The three programs also share a vocal defense of the status quo and disdain—or outright hostility—to voices for reform. Councilmember Eunisses Hernandez — chair of the Neighborhoods and Community Enrichment Committee, which oversees Animal Services — and always willing to defend the status quo when it fits her political agenda--said it was unfair to blame General Manager Dains for the crisis in Los Angeles shelters: “This department has been so chronically understaffed and underfunded for years,” Hernandez said in an interview. “This general manager did not cause these issues. It didn’t happen overnight.” She said this even though the department itself admitted it has had operational problems for 20 years. Like homelessness, Hernandez seems to think throwing more money at the program without demanding reform is all that is needed for success. Mayor Bass’ office, never one to let reality interfere with its messaging, “emphasized recent progress, claiming the number of shelter volunteers has doubled while overcrowding has been halved”. (Of course, half of overcrowding is still overcrowding). Animal Services echoed this message, saying in a statement that “there is obviously much more work to be done but progress has been made and lives of animals have been saved.” I’m always suspicious when agencies use the passive voice. “Progress has been made”…by whom, and to what benefit? How does one measure this progress?  Let’s remember the Mayor’s Office also claims 21,000 people have been sheltered under Inside Safe, even though at least a third have left the system.  As usual, the City is claiming “improvements are being made” without evidence or concrete panning, or as Valleri Ianniello said, “We have a GM that’s been in the job for over nine months, and she wasn’t even hired with a strategic plan."  

As the Westside Current article details, Susan Collins, a community activist, animal rights advocate, and neighborhood council member who was at a March 15 Council meeting where Animal Services was supposed to be discussed, noted the Council removed the item from the regular agenda, forcing attendees to wait until public comments at the end of the meeting. Speakers were limited to one minute, and attendance was limited when the Fire Marshall claimed the Council Chambers were overcrowded, even though videos show many empty seats. 

Likewise, the County is trying to minimize the risk its mismanagement of health inspections poses. In the Times article, a department representative said, “These vacancies have impacted [the Department of] Public Health’s goal to meet industry best practices, including inspecting high-risk facilities three times a year,” … “Nevertheless, diners should feel confident that complaints that are received are immediately investigated.”  Notice the trick language, at once acknowledging the department has been unable to meet its inspection obligations, then changing the subject to responding to complaints, which has nothing to do with regular safety inspections.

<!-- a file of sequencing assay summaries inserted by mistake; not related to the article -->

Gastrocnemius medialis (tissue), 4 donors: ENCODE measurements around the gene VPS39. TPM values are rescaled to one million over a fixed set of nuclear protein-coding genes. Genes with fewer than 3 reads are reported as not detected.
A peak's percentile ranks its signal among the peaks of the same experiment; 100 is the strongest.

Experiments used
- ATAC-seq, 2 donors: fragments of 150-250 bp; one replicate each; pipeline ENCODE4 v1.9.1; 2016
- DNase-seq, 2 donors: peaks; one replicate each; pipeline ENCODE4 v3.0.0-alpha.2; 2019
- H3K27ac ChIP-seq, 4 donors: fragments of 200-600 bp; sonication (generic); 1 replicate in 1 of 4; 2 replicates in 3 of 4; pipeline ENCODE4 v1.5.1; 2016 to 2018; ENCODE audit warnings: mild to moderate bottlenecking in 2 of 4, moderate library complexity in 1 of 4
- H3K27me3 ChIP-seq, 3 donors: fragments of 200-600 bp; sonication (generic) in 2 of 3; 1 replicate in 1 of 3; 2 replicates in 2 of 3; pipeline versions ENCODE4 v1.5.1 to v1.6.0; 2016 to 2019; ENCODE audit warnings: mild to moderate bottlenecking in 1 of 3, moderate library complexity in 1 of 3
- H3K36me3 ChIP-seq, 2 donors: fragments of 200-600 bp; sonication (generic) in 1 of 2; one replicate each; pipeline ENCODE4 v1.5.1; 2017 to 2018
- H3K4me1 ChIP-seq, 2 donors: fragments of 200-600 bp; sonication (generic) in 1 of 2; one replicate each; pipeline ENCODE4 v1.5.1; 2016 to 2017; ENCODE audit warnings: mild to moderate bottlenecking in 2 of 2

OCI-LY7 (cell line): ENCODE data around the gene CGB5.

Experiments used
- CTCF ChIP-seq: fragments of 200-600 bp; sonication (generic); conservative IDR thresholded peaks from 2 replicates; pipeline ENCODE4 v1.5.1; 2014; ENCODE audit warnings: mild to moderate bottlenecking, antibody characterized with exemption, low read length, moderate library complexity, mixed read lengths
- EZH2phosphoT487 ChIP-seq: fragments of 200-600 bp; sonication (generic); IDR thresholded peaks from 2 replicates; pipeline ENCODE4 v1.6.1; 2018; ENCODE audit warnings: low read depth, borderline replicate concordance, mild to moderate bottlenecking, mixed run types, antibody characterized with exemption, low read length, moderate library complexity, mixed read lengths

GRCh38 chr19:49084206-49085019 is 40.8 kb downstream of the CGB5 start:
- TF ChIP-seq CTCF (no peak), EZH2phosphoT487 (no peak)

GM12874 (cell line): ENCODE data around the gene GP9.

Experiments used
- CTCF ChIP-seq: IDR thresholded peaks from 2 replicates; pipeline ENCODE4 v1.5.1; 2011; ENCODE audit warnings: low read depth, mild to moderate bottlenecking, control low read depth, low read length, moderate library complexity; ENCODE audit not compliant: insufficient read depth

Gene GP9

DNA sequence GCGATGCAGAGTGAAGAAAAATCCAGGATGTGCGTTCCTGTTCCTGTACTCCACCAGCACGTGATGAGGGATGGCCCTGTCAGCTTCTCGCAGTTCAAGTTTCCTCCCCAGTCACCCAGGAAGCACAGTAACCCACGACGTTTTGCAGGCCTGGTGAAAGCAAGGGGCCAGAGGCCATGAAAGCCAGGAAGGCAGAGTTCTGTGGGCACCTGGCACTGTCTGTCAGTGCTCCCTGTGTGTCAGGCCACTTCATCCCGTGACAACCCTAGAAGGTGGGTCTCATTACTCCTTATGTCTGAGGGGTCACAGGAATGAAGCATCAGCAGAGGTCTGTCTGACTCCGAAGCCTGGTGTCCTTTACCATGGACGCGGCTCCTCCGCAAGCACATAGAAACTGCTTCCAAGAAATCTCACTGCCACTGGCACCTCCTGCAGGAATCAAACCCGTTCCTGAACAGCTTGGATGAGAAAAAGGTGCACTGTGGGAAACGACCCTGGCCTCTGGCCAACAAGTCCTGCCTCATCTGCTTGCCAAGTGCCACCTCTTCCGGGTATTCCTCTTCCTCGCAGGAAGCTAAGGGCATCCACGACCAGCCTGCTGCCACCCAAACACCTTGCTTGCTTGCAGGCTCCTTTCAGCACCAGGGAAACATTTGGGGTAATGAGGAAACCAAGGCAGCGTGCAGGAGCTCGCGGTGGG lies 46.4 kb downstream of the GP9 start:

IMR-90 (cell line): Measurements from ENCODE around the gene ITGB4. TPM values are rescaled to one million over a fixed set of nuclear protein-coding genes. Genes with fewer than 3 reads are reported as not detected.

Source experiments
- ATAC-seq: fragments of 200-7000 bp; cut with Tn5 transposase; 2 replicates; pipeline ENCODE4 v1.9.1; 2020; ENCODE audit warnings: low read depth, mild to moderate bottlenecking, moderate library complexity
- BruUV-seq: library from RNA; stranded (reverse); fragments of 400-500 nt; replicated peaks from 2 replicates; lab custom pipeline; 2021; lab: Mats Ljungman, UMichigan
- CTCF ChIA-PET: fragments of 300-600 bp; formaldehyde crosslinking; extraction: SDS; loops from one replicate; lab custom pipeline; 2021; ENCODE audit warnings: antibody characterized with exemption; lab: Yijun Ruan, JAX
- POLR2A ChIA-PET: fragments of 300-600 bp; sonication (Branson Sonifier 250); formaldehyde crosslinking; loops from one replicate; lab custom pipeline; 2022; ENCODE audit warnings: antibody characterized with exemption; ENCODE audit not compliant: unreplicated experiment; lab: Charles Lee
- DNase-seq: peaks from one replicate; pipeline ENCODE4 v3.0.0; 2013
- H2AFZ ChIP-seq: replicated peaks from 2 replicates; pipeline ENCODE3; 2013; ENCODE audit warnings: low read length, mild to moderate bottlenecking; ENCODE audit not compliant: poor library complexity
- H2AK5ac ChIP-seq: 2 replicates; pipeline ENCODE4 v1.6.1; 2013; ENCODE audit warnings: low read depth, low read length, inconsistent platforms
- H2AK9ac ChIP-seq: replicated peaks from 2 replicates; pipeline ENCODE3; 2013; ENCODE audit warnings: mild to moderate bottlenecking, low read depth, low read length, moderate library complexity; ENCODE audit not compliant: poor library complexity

Again, the maze of misinformation and denials surrounding LAHSA’s homelessness programs does not need to be repeated in detail.  The meaningless numbers being pumped out by the Authority, City and County, claiming tens of thousands of unhoused people sheltered or housed, despite worsening unsheltered and chronic homelessness, has been well documented here and elsewhere.  Those calling for reform and a shift away from the obsessive devotion to Housing First are dismissed as homeless-hating NIMBY’s.

Homelessness is not a uniquely mismanaged and ineffective City and County program;   Animal Services and Health Inspections can join that disgraceful club.  The final and most tragic characteristic Animal Services, the County Department of Health, and LAHSA share is the toll they take on the populations they serve.  Obviously, Animal Services is responsible for the mistreatment and death of thousands of animals, but it has also affected the morale of hundreds of volunteers and staff; all but the most hardened of us are unaffected by the sight of needlessly suffering animals.  The Health Department’s failure to properly inspect high risk food establishments poses a more obvious and grave risk to public health.  Of course, LAHSA’s failure to do its one and only job—address homelessness—is at least partly responsible for the nearly 2,200 annual deaths among the unhoused. 

At a more philosophical yet every bit as devastating level, the failure of these and other programs represents a fundamental breakdown in the social contract between residents and their government.  As a union representative for Health Department Inspectors said, “This is the importance of having a functioning government: If you don’t do the jobs, people die.” The highest mission of government is to protect and promote the health and wellbeing of its citizens, housed or unhoused.  Local government has shown a grave inability to meet that mission, and to make matters worse, leadership has shown no interest in forcing leadership to meet their obligations.

(Tim Campbell is a resident of Westchester who spent a career in the public service and managed a municipal performance audit program.  He focuses on outcomes instead of process. Tim is a featured writer for CityWatchLA.)